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The Master-Singers of Japan, by Clara A. Walsh, [1914], at

p. 80


The Tatsuta's clear waters redly flow
This placid eventide, whereby I know
On the high hills the maples flame afar,
And down the stream, a floating fiery star,
Drifts the red leaf in splendour. Yet alas!
To see the glory of the Autumn pass!


Who could have cut this fair chrysanthemum,
Regardless of its beauty as it grew
In nature's harmony of leaf and stem?
One who perchance has plucked it ere its prime,
Mistakenly, to save it from chill winds,
Or lest it perish in the heavy dew.


In my black hair white threads begin to stray,
Gleam in the winter sunlight. Now I gaze
On the year's earliest snow with vague dismay
Soon shall I see the winter of my days.

p. 81


It grieves me, on this Life to contemplate,
This Life that seems but as a summer cloud
In a vast sky—floats up, and drifts away,
Knowing no whence nor whither!


I say not that this Life is pitiful,
Or that unending woe is mortals’ lot,
For Life is but a mirage of the mind,
And who can say if it exist or not?


Who in the wild hills strays,
These late October days,
   A gift receives
Upon his shoulders laid—
A cloak of rich brocade
(Yet all unwoven)
   Of the maple leaves.

p. 82


At the tree's foot, with gorgeous colours fraught,
The scarlet maple leaves rest as they fell.
Where is the Autumn in whose hand was brought
That splendid foliage? Rests she here as well
Under the mantle she herself has wrought?


My garden's fairest scenes, from now will show,
Susuki-grass-plumes, graceful bending low,
Under their burden of fresh-fallen snow!


By Motosuki

Flowering Susuki's many sleeves invite
  In this fair field a lingering stay,
But coldly turns the Autumn from their sight,
  And leaves the scene to Winter grey.

p. 83


Bright gleam the buds a-shine against the blue,
While from green woods trills many a joyous voice.
All hearts are gladsome: must it not be true,
That "when the happy laugh the gods rejoice"?


Many the paths that twist and wind
Through stream-cleft vale or forest maze;
But those who reach the hill-top find
(Though they have climbed by different ways)
On the wide summit, clear and kind,
Just the same moonlight softly plays,
Shining on all with equal rays!


At the brief home-returning of the dead,
Bright is the air with flashing dragon-flies,
Like gossamers at sunset shining red;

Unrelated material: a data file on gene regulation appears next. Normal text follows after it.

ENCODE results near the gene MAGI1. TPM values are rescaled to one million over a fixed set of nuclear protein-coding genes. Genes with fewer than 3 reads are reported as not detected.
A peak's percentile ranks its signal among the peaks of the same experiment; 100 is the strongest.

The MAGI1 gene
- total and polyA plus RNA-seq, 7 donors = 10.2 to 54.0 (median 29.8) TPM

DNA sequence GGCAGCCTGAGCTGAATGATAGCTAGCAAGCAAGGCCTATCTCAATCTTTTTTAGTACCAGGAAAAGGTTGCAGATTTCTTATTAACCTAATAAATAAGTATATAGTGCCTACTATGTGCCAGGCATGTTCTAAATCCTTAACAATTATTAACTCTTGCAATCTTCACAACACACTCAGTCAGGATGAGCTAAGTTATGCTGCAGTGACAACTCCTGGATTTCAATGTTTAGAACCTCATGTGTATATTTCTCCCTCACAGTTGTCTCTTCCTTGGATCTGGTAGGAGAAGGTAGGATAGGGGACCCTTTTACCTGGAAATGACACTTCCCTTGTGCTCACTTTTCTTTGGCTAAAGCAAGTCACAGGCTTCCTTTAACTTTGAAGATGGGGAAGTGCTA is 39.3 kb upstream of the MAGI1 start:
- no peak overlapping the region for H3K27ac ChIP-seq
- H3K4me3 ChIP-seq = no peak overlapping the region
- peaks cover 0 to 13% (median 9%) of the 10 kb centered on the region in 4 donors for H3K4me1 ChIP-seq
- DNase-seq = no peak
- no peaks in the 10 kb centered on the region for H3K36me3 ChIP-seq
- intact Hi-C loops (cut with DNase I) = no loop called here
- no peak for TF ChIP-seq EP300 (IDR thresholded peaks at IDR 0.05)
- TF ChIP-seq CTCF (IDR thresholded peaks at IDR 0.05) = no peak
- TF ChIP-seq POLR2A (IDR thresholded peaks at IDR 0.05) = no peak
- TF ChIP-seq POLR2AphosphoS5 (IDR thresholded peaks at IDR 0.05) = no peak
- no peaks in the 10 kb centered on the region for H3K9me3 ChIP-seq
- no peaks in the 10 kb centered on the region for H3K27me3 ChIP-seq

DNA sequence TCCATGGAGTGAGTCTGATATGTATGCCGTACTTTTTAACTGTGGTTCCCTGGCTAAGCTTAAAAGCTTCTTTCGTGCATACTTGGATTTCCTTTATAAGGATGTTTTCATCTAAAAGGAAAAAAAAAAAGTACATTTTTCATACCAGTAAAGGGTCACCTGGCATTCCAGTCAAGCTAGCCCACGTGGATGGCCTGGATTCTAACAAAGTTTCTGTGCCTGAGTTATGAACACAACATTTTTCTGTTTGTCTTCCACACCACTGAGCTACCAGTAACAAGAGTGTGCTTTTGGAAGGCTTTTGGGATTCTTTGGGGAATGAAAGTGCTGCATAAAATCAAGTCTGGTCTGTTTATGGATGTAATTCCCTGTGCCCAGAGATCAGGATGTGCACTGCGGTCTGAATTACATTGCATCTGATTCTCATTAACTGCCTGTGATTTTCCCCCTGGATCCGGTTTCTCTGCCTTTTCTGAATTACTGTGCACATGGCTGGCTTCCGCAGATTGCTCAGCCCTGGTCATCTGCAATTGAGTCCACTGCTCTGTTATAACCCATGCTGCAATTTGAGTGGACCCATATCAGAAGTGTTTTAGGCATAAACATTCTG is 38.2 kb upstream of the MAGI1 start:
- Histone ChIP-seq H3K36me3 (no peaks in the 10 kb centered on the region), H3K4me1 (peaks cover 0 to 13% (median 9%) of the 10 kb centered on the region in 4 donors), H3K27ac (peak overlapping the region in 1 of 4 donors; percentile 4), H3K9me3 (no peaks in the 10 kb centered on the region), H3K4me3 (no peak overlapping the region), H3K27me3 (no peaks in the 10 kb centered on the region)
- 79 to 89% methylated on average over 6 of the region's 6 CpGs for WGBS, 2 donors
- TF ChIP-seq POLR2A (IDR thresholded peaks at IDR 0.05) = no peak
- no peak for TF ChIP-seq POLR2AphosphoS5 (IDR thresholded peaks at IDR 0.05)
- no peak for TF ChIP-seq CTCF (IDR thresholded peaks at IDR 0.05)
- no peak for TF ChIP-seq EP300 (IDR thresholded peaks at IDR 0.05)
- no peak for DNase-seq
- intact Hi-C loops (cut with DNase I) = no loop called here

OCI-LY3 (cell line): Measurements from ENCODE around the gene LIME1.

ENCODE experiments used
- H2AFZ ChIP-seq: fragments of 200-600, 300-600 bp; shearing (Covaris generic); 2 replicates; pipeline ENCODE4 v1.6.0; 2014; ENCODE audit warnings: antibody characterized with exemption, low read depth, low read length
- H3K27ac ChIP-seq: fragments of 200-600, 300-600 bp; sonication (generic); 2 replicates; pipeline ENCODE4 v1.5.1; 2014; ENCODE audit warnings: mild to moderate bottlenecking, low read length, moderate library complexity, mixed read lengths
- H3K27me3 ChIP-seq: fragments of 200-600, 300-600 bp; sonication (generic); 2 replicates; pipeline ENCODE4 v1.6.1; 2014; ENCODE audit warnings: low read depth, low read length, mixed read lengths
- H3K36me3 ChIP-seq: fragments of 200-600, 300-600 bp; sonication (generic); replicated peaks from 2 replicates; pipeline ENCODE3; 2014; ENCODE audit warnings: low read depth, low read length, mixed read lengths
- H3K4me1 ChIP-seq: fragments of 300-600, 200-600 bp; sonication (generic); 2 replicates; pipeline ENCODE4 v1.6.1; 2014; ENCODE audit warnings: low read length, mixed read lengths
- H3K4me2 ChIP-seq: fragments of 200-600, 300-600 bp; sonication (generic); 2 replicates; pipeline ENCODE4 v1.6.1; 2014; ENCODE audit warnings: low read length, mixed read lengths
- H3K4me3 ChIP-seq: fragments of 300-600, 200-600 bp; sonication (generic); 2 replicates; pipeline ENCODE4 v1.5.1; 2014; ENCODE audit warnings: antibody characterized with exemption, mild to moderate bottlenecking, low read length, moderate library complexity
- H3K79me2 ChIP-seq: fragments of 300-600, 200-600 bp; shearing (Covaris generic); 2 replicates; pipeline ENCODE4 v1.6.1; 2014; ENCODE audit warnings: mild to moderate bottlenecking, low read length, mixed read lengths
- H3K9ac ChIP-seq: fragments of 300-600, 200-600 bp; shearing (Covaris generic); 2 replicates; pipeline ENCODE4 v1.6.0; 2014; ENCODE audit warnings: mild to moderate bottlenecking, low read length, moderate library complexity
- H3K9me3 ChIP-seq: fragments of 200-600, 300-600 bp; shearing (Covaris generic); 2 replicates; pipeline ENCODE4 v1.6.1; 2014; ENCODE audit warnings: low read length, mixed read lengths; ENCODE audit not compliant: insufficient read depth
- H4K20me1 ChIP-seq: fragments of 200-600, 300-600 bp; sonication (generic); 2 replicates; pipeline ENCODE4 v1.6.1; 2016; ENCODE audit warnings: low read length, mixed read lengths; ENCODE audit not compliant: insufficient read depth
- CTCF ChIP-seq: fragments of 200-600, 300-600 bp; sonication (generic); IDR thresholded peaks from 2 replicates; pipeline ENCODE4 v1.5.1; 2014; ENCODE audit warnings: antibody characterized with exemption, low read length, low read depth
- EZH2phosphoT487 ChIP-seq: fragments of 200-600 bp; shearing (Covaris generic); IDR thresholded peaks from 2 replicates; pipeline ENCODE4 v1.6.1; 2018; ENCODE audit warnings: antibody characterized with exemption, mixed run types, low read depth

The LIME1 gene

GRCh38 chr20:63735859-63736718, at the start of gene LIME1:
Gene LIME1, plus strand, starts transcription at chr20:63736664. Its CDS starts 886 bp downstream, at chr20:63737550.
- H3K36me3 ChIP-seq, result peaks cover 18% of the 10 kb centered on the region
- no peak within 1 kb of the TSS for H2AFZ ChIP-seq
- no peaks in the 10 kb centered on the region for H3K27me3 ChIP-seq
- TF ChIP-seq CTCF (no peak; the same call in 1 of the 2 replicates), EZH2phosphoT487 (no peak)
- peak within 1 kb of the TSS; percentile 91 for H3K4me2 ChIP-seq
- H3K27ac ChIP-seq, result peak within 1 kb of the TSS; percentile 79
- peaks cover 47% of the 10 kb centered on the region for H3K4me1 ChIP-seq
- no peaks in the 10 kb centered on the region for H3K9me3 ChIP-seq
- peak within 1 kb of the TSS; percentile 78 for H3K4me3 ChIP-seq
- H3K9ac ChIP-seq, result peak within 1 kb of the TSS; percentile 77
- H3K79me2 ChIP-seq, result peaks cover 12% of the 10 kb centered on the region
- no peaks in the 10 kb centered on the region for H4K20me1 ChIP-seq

The spirits’ burnished steeds flit through the skies,
Each to its bourne, by viewless riders sped!

Note.—During the three days’ festival of the dead—"Bon" (the Spirits of departed ancestors) are believed to be carried by dragonflies to their old homes.

p. 84


As Autumn closes in, and fitful blows
The dreary wind, that passes moaning by,
My heart, already sorrow-laden, grows
Sadder to hear the wild geese pensive cry—
Leave me hereafter to my sad repose,
O kindly birds of passage! Come not nigh!


Fair goddess of the paling Autumn skies,
Fain would I know how many looms she plies,
Wherein through skilful tapestry she weaves
Her fine brocade of fiery maple leaves—
Since on each hill, with every gust that blows,
In varied hues her vast embroidery glows?


Fronting the kindly Jizō's shrine
The cherry-blooms are blowing now,
Pink cloud of flower on slender bough,
And hidden tracery of line.

p. 85

Rose-dawn against moss-mellowed grey,
Through which the wind-tost sprays allow
Glimpse of calm smile and placid brow,
Of carven face where sunbeams play.

Dawn-time, I pluck a branch, and swift
Flutters a flight of petals fair;
Through the fresh-scented morning air
Down to the waving grass they drift.

Noon-tide my idle fingers stray,
Through the fair maze of bud and flower,
Sending a sudden blossom-shower
From the sweet fragrance-haunted spray.

Low in the west the red fire dies,
Vaguely I lift my hand, but now
Jizō is not—nor cherry bough—
Only the dark of starless skies!


By Hujyō

If I should pluck this fair flower blossoming,
I might defile its beauty with my hand,
So let it stay, ungathered where it grows.
I offer its unsullied loveliness
To Buddhas past, and present, and to come

p. 86


By Shōni no Myōfu

Here, sheltered by the hill,
Lonely wild cherry still
   I find in bloom.
Let not the wild wind know!
   Or it will surely blow
And scatter this last trace
   Of passing Spring!


By Fujiwara Tada-Kuni

I thought that tears, the gems of Sorrow's crown,
Were human only, yet I see each blade
Of slender grass with shining drops weighed down,
White dewdrop tears, that glimmer in the shade;
Even the grass would seem all passion-filled,
As my own heart, with grief not to be stilled!


By Kawara no Sadaijin

I'll gather dewdrops from the cherry-trees,
And bathe me in their perfume through and through, p. 87
Ere yet there comes the rough and envious breeze
To carry off both flowers and fragrance too!

Next: XV.